Monday, January 30, 2006

Lost Blogs

Blogs anymore are like grains of sand; almost infinite in number, mostly indistinguishable, washed up by the great internet sea today, and gone tomorrow, not even to be forgotten, as they were seldom noticed in the first place... but then there was Anne. Right after I started my modest blog, like any new tenant, I decided to check out the neighbors. I soon stumbled on a tiny gardening blog from near Des Moines in central Iowa, called Tender Dirt. It only contained about twenty short entries, and covered only three months at the end of 2004. It's author, Anne, was a young woman with a husband and child, and she was pregnant with their second child. She was a writer, and in the past had taught, and it was apparent that at present the family was financially hurting. From comments in her blog, and just from her perspective on her environment, it was clear that she was raised in the prairie states, in this case in the Flint Hill country of eastern Kansas... and how that girl could write! I've always been a sucker for female vulnerability, which she unconsciously radiated, and her writing style both captivated me and made me jealous of her talent as she threw off striking phrases and images as casually as I might rustle a newspaper... and now she's gone. Her first postings were more or less garden related, but soon focussed more and more on her troubled pregnancy. Her last post stated that she had lost her baby, but hoped to get back to gardening and writing in her blog as an antidote to the sadness that she felt about everything, but she never posted again, though her blog remains online; a small, alarming snippet of life. The great plains and prairies here in the middle part of our country possess their own unique beauty, but there is no more forlorn place to be blue... the empty spaces are too great, and the climate is too unforgiving. One's feelings, and even one's life can easily end up like so much tattered laundry blowing on a rusty clothesline. Wherever Anne is now, I hope she is happy and well, utilizing her unquestioned talent... and I wish her Godspeed.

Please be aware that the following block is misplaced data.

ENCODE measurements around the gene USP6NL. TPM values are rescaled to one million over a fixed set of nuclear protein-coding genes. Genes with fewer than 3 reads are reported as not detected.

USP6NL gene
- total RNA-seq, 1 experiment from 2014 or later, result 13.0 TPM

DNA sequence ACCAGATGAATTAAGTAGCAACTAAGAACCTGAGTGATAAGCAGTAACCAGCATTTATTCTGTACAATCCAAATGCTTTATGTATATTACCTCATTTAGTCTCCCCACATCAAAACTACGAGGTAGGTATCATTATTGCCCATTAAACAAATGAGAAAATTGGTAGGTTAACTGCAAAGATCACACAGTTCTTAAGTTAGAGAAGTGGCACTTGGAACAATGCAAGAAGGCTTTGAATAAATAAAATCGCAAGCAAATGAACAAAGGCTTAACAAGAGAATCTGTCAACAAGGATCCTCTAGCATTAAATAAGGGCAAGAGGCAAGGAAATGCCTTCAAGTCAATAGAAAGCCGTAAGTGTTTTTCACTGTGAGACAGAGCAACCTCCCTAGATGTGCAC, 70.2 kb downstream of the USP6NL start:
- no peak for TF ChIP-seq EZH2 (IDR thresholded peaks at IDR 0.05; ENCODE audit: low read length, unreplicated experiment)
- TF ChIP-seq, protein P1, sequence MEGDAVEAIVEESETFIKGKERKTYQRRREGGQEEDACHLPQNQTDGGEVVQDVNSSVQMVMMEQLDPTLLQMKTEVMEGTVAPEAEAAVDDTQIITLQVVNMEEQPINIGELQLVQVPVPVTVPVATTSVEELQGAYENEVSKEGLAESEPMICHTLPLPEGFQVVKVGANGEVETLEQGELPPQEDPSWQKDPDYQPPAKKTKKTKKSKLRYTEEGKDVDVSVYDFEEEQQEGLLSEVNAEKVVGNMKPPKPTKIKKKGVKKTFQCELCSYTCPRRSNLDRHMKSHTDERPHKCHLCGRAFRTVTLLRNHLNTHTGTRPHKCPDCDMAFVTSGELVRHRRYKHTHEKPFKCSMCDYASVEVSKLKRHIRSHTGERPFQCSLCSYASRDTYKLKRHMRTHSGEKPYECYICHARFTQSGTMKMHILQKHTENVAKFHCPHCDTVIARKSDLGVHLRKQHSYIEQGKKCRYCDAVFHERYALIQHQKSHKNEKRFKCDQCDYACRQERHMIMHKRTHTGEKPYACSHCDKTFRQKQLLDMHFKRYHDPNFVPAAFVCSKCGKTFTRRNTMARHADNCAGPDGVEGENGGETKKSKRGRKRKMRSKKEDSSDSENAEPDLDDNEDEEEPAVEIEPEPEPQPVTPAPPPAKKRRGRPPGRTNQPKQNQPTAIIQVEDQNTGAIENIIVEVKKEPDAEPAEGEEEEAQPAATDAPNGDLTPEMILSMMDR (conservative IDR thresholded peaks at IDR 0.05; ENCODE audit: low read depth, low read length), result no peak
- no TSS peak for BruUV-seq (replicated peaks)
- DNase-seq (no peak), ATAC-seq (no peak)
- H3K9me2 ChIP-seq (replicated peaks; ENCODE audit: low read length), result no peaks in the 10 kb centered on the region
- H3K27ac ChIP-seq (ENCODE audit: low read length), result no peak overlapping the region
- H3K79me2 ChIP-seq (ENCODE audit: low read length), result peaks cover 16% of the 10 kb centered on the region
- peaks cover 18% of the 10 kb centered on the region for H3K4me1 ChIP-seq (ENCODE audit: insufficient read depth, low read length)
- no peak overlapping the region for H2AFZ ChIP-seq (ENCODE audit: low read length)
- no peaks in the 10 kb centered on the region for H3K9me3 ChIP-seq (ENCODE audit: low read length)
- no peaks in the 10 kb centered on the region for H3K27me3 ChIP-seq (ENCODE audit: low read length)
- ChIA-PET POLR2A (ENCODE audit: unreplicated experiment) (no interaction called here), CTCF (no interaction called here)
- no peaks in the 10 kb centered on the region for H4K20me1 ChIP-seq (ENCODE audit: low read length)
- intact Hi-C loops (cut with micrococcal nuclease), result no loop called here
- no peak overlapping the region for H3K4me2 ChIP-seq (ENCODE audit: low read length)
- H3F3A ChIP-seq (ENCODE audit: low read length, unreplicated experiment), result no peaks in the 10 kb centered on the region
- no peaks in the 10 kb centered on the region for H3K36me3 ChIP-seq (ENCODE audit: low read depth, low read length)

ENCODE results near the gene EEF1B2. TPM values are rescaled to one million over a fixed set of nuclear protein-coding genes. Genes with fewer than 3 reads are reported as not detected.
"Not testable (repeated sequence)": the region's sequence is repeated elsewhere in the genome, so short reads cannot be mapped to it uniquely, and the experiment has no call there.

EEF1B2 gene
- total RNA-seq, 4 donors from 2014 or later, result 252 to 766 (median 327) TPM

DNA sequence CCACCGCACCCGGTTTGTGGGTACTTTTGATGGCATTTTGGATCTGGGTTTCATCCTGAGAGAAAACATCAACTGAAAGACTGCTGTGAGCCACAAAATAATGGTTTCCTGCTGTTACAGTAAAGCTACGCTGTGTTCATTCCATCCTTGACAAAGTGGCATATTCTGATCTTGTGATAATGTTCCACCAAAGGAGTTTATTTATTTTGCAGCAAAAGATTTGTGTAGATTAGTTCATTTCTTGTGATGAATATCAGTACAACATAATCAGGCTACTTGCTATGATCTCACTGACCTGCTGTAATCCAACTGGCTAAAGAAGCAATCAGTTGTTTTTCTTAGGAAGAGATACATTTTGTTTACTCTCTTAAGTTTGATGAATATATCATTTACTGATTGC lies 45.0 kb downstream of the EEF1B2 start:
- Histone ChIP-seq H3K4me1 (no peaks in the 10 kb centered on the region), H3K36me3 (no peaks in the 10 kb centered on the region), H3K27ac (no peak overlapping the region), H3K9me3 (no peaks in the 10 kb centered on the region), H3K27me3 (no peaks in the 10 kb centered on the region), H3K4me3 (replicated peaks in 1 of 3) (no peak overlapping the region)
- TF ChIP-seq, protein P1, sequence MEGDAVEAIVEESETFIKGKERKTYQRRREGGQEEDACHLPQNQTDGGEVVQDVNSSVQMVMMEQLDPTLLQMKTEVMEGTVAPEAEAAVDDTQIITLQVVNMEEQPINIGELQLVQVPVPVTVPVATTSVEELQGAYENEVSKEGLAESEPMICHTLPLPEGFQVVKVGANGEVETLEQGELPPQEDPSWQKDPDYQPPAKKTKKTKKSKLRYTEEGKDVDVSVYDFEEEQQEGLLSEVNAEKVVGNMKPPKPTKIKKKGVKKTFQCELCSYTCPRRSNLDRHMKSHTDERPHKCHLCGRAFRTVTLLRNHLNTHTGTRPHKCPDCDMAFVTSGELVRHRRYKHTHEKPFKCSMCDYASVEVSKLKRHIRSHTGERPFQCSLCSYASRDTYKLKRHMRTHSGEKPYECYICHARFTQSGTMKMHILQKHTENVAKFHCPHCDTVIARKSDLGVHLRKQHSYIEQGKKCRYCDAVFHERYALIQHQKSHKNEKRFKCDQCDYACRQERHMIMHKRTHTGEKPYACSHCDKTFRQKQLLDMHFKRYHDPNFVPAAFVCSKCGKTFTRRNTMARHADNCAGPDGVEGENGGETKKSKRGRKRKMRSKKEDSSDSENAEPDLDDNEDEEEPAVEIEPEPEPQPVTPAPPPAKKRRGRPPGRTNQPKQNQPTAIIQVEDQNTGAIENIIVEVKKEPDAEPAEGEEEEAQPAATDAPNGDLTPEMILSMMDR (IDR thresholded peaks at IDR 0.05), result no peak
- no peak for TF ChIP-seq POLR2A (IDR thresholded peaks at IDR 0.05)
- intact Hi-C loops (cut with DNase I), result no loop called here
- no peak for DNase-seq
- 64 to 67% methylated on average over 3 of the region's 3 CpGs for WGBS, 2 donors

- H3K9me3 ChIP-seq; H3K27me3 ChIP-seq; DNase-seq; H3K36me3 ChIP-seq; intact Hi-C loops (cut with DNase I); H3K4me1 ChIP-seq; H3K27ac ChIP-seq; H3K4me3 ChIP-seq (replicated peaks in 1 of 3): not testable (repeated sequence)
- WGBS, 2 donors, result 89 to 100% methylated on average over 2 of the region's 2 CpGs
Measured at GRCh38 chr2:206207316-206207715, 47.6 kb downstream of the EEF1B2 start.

Sunday, January 29, 2006

Bad Blog... BAD!

If you've recently posted a comment here, and it either didn't appear until now, or disappeared into cyberspace, it's because my blog turned on blog moderator without my permission or knowledge, while I was away. I rather wondered why nobody had posted a comment since I returned, but it wasn't until Jenn e-mailed me, that I realized what had happened. It would seem like a good thing to activate when you're away from the blog for a long time, so you don't come home and find your blog full of porn links, but in this case I didn't do it... does blogger automatically activate it after a period of inactivity, to protect unattended blogs... I don't know. So, there are two questions here: who turned on the moderator, and just how long would I have gone commentless before I figured out something was wrong?

The Brown Creeper

The brown creeper climbed up the tree,
Paying not a whit of attention to me.
He circled higher, round and round,
While I stood lumpish on the ground.